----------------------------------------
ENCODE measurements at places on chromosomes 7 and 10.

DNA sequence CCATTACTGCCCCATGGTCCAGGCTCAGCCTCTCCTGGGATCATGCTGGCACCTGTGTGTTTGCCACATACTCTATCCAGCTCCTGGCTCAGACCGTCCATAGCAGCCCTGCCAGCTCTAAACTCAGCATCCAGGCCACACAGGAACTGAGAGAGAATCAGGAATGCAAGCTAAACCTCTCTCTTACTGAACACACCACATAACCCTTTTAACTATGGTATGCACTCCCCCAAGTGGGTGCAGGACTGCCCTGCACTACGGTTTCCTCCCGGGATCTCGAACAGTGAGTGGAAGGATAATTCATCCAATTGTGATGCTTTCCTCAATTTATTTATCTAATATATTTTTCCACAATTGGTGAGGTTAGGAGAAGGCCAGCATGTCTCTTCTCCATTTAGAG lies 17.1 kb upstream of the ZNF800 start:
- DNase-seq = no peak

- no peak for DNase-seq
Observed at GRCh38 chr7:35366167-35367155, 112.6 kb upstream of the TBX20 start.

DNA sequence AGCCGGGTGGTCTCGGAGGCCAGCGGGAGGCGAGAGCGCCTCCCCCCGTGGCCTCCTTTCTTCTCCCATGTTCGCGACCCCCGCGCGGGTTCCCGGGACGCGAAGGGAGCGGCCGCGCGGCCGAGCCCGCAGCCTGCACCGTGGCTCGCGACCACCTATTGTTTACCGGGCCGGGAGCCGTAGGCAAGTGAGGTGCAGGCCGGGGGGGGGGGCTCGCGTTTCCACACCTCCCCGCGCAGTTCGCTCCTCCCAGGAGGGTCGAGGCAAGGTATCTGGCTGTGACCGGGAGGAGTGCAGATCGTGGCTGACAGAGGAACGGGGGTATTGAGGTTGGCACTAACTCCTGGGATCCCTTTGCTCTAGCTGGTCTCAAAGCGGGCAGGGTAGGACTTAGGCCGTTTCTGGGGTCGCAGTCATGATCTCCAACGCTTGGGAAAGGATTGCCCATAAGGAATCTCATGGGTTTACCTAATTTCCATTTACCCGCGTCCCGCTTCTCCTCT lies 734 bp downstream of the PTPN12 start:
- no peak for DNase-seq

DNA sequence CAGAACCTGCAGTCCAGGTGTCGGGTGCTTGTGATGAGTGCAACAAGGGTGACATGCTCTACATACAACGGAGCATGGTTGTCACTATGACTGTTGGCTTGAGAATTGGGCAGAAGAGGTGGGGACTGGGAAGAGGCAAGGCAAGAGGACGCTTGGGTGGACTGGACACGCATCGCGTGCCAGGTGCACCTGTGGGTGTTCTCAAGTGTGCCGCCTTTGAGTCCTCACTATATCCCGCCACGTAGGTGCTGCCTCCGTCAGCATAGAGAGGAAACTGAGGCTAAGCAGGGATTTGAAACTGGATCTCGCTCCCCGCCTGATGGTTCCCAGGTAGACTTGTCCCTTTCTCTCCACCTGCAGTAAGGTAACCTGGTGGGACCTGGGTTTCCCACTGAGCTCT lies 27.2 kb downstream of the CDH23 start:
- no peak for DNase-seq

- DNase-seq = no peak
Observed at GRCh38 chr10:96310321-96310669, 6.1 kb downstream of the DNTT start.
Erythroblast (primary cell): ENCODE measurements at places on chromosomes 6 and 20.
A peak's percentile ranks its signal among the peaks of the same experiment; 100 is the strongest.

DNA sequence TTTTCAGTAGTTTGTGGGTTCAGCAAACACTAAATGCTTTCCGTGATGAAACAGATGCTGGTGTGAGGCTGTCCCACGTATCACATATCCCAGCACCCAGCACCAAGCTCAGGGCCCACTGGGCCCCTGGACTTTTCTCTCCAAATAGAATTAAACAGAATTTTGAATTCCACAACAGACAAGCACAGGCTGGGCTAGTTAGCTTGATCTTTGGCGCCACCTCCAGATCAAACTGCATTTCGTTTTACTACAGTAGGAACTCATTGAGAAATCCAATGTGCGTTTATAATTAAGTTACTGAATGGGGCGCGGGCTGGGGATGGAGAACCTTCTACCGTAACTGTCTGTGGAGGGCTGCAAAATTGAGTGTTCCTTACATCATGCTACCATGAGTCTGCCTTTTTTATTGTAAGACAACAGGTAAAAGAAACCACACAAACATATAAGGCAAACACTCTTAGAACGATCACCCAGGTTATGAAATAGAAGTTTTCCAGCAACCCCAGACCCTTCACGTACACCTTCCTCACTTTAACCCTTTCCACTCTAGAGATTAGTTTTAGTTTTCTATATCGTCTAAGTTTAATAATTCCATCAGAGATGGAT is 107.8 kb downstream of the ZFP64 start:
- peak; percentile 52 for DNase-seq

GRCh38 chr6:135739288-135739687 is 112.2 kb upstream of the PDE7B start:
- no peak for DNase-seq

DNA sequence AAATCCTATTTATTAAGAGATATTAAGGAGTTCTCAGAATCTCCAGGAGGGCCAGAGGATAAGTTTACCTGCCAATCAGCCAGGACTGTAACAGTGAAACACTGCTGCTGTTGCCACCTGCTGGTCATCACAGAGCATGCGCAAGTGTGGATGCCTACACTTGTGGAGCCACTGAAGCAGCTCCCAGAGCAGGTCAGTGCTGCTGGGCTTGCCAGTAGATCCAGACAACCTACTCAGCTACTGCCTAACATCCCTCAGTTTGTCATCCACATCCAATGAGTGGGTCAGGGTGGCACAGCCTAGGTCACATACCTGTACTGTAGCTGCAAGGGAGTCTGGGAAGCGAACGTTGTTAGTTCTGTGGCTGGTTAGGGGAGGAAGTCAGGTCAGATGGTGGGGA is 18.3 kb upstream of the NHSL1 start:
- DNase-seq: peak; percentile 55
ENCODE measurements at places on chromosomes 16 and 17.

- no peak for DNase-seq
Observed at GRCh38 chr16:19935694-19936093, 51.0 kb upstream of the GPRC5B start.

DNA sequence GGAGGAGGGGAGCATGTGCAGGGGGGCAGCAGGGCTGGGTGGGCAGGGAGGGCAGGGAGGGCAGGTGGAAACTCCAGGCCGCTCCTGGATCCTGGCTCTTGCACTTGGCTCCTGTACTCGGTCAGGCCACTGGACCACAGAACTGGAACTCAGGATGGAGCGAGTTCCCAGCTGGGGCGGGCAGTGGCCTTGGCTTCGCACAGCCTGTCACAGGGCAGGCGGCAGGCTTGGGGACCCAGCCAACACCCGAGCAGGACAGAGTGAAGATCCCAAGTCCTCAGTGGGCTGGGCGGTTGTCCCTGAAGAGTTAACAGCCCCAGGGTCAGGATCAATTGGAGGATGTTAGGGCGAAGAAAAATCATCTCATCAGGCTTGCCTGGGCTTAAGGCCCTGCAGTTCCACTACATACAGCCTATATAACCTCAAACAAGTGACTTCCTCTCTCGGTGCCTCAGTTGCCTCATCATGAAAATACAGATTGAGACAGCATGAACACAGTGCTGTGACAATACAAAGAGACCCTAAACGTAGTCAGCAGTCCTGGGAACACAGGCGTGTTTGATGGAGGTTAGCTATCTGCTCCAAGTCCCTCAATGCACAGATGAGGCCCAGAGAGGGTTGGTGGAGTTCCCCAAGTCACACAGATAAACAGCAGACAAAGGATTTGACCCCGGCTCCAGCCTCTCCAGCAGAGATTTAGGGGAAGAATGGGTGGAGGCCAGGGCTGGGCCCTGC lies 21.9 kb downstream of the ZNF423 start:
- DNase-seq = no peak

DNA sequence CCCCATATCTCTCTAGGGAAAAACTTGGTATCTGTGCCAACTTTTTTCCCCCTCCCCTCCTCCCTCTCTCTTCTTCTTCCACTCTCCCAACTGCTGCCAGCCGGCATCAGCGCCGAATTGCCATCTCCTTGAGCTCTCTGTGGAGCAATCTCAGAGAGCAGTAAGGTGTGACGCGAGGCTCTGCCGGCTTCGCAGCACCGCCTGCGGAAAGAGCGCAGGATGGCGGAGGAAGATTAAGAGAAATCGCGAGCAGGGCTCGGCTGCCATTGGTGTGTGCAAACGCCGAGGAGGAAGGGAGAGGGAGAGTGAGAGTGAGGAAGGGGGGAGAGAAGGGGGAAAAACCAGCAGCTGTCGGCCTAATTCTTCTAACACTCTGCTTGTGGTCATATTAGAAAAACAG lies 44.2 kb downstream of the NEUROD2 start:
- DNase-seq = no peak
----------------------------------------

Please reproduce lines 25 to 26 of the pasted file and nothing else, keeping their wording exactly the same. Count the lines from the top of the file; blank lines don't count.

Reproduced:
DNA sequence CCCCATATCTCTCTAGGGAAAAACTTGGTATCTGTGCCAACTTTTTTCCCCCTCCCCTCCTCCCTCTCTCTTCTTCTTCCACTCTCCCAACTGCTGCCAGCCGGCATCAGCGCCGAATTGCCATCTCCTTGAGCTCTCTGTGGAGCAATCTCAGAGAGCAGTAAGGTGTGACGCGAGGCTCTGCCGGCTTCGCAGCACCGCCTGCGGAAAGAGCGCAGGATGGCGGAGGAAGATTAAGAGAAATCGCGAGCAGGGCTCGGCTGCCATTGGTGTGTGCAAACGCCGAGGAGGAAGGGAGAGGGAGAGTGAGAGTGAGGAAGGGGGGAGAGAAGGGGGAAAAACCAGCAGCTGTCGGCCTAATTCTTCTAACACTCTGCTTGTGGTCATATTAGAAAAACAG lies 44.2 kb downstream of the NEUROD2 start:
- DNase-seq = no peak